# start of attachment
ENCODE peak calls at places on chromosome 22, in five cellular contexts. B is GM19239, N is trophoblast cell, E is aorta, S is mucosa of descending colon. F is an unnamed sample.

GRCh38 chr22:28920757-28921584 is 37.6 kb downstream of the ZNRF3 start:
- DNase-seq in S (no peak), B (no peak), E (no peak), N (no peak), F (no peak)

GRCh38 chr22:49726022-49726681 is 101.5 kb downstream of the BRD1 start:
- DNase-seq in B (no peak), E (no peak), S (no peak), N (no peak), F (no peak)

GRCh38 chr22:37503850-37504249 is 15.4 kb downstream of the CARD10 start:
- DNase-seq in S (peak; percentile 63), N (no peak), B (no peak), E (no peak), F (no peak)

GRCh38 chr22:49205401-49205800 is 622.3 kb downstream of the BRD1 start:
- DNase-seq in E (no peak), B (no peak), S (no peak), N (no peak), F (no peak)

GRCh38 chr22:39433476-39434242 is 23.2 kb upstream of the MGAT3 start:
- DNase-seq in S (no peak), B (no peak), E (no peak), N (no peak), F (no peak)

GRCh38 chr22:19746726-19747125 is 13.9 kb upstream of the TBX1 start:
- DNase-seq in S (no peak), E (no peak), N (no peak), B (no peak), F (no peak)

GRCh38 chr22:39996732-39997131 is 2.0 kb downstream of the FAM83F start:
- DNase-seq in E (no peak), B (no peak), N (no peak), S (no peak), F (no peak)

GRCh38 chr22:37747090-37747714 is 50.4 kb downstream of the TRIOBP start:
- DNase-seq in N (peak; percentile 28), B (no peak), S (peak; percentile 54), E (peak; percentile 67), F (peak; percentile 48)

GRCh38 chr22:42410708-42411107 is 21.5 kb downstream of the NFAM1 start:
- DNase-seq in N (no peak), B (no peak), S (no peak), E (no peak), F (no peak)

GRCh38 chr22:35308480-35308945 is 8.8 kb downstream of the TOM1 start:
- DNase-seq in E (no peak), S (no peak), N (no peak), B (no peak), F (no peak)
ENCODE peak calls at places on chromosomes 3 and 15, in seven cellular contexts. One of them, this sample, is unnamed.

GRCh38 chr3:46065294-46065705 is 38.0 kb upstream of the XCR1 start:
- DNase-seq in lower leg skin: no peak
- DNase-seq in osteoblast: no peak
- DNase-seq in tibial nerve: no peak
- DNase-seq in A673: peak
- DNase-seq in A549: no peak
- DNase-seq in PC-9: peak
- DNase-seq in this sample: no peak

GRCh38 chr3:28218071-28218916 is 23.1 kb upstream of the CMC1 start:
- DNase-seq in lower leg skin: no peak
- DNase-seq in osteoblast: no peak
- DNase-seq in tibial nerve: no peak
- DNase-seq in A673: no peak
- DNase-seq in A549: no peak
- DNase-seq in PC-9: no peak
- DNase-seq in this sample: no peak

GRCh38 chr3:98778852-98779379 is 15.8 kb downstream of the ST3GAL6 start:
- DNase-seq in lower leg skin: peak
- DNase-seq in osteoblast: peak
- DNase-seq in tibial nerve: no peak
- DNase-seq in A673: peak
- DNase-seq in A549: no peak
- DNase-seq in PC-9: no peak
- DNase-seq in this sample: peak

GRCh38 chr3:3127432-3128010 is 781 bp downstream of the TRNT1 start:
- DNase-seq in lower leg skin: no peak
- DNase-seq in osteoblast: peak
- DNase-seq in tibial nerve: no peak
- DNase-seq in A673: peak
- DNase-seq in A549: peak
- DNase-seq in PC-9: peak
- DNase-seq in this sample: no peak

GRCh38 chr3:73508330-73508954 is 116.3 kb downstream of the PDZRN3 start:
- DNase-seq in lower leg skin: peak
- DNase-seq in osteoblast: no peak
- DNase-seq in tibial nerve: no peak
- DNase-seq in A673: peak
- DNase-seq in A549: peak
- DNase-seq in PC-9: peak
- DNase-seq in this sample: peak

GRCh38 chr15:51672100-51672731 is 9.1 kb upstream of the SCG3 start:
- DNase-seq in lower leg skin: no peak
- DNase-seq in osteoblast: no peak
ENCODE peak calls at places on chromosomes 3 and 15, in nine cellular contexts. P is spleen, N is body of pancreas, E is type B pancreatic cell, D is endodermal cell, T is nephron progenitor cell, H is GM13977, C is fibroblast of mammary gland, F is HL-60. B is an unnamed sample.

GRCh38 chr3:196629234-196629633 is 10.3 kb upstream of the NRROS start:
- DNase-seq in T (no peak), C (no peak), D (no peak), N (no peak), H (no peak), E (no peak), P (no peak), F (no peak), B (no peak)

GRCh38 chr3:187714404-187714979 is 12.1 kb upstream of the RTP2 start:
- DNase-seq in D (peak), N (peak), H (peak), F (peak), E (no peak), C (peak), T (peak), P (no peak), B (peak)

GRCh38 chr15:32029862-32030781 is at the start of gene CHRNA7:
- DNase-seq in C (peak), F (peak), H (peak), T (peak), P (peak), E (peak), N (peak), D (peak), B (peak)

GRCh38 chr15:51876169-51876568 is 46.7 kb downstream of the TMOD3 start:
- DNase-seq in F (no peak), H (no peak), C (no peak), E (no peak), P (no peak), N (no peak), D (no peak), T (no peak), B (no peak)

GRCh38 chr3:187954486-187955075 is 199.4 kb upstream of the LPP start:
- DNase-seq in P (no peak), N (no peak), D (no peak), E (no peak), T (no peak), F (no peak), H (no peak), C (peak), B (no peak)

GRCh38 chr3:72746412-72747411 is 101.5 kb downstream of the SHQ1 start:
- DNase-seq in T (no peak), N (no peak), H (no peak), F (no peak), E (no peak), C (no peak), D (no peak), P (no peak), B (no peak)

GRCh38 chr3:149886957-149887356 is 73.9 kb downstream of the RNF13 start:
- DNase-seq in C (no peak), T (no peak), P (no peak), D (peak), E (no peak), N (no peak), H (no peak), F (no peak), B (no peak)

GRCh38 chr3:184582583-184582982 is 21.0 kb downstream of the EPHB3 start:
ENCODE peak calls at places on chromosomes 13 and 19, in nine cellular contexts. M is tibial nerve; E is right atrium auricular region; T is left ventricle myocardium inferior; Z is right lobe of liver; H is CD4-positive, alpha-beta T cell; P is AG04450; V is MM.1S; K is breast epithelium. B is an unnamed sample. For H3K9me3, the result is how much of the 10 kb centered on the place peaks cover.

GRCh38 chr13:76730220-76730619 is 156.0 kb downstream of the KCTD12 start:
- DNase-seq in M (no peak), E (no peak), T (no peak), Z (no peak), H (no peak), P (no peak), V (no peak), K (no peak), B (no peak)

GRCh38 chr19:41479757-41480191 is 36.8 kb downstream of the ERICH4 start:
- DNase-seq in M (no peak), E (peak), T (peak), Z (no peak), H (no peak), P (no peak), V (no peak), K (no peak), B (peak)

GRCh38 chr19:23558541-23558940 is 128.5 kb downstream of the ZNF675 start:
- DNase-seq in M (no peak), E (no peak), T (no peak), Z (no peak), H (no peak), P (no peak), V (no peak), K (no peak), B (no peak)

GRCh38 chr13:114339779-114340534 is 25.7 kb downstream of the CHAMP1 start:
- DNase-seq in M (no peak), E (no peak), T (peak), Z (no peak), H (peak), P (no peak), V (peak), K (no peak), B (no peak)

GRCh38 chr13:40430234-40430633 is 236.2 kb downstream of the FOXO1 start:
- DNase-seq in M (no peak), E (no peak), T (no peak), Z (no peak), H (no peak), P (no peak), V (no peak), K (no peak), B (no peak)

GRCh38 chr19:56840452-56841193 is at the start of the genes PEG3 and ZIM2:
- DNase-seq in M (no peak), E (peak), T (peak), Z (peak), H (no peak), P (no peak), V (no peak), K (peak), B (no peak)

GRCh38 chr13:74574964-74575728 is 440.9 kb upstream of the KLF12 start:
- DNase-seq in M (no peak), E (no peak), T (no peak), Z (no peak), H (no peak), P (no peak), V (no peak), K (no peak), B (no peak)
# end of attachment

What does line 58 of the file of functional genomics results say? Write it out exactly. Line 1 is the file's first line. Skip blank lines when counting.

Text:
- DNase-seq in tibial nerve: no peak